Book Extensions, Booklists, Something To Do

Using Kidlit to Acknowledge National Bullying Prevention Month

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Can you believe this is the 10 year anniversary of the inception of National Bullying Prevention Month?

National Bullying Prevention month

National Bullying Prevention Month is a nationwide campaign founded in 2006 by PACER’s National Bullying Prevention Center. The campaign is held during the month of October and unites communities around the world to educate and raise awareness of bullying prevention.

PACER developed the initial campaign National Bullying Prevention and Awareness Week in response to the need to raise awareness of bullying, as it was historically viewed “a childhood rite of passage” and believed that bullying “made kids tougher”, when the reality is that bullying has devastating effects such as school avoidance, loss of self-esteem, increased anxiety, and depression. PACER reached out to the community through partnerships with education based organizations such as National PTA, American Federation of Teachers and National Education Association to provide schools, parents and students with resources to respond to bullying behavior and to begin the shift of societal acceptance of bullying to social change of addressing the issue through education and support.

Over the past 10 years, this campaign grew from a small week-long event to a worldwide effort with multiple activities throughout October. National Bullying Prevention Month is supported by hundreds of schools, major corporations, and celebrities.

Raising awareness about bullying starts with a conversation. created their The End of Bullying Begins With Me! campaign as a way to let bullied teens speak up and speak out against bullying. Go here to learn more and watch some pretty powerful stories.

The conversation between parents and school-aged kids can be a little tougher to initiate, but here at Jump Into a Book, we feel books are the best way to open the dialogue on a tricky topic. From picture books to chapter books, I’ve dug up and reviewed some pretty amazing books for kids that educate on the subject of bullying. Here are some age-appropriate books for kids:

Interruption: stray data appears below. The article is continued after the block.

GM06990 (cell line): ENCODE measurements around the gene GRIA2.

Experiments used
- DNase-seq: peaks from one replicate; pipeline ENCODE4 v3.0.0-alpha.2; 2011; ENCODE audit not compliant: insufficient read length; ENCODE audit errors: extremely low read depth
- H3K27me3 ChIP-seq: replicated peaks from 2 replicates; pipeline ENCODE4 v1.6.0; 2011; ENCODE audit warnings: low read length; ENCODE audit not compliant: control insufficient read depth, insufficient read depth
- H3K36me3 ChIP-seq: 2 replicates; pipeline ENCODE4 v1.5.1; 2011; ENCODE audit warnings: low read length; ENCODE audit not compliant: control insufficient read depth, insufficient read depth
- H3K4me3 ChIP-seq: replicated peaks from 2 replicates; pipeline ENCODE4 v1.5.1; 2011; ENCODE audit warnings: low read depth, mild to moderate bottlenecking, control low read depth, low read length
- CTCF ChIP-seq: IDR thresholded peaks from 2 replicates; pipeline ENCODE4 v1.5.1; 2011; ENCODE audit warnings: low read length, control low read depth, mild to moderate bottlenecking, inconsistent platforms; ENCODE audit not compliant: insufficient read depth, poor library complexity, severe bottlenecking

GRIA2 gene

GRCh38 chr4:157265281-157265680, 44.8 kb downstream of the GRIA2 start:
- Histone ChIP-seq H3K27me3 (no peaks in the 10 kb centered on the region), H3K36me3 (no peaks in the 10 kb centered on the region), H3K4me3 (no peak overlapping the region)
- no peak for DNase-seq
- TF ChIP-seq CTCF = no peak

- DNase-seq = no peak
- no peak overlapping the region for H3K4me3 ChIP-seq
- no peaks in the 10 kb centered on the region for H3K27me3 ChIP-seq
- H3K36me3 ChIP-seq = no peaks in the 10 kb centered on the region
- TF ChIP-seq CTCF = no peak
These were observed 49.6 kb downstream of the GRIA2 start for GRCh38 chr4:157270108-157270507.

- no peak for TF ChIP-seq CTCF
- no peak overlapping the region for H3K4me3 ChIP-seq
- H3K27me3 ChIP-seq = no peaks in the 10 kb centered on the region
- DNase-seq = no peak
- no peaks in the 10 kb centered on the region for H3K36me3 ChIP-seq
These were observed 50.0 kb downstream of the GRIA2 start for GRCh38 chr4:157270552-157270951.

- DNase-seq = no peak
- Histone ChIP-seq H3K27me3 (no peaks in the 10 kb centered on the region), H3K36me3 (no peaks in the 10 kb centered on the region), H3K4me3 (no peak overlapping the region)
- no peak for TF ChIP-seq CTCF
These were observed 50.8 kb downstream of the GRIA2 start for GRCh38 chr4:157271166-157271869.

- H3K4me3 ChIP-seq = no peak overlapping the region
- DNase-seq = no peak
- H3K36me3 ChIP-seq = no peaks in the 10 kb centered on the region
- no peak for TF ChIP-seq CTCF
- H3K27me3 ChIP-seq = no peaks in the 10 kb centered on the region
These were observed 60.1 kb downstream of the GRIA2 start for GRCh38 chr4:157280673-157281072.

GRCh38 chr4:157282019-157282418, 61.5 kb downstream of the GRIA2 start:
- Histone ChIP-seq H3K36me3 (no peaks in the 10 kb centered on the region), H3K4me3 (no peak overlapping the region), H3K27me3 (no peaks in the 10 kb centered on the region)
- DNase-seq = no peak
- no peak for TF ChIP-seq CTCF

(click the image to view the extended book descriptions of many excellent picture books on this subject)

bully booklist k-2


 Grades 3-5

(click the image to view the extended book descriptions of many excellent picture books on this subject)

bully booklist grades 3-5

Grades 6-8th

(click the image to view the extended book descriptions of many excellent picture books on this subject)

bullying booklist 6-8

“With all my might, you’ll all take flight… If I could but wish for better things, you’d all disperse and grow your wings. ”  Benjamin Brewster, Dandelion



Rarely do I feel captivated and drawn into an imaginary app world, but this app had me with the first screen and the first note of the it’s beautiful soundtrack. From there, we entered into a world of hope and possibilities. Even more surprising is the topic matter of e-book app, which is bullying.

CLICK TO TWEET “Bullying is for people with no imagination.” -Benjamin Brewster, (from the book app Dandelion) #bullying

When author Galvin Scott Davis’ son came home from school sharing that he was being bullied, Galvin having few answers decided to offer his son a solution by way of using his imagination and creativity. Lucky for us, we too have been let in to the world of his imagination to discover solutions to this difficult problem by providing solutions for the main character of the story.


Dandelion is a story about a little boy named Benjamin Brewster who is bullied each day at “The School for the Misguided.” One day, when all seems lost, a patch of magical Dandelions appear which allow him to conjure a new world from his imagination.


Galvin Scott Davis along with the award-winning app developers at Protein have created something truly magical as they encourage kids to discuss bullying through their interaction with the Dandelion app.


I personally like the way the app is organized with some of the interactive features set as extras. Another nice component is the text is set in a variety of languages.

It is the author’s wish that Dandelion encourages parents and children to talk about bullying and to use imagination to solve this very difficult and precarious problem. This creative team has risen to the occasion  and have done so brilliantly. From within the app you can purchase the book, a wrist band, and dandelion decal. Dandelion is  iTunes BEST of pick for 2012. Once you’ve seen this ingenious app you’ll see why.


Dandelion can be found on iTunes HERE.

And the print version HERE.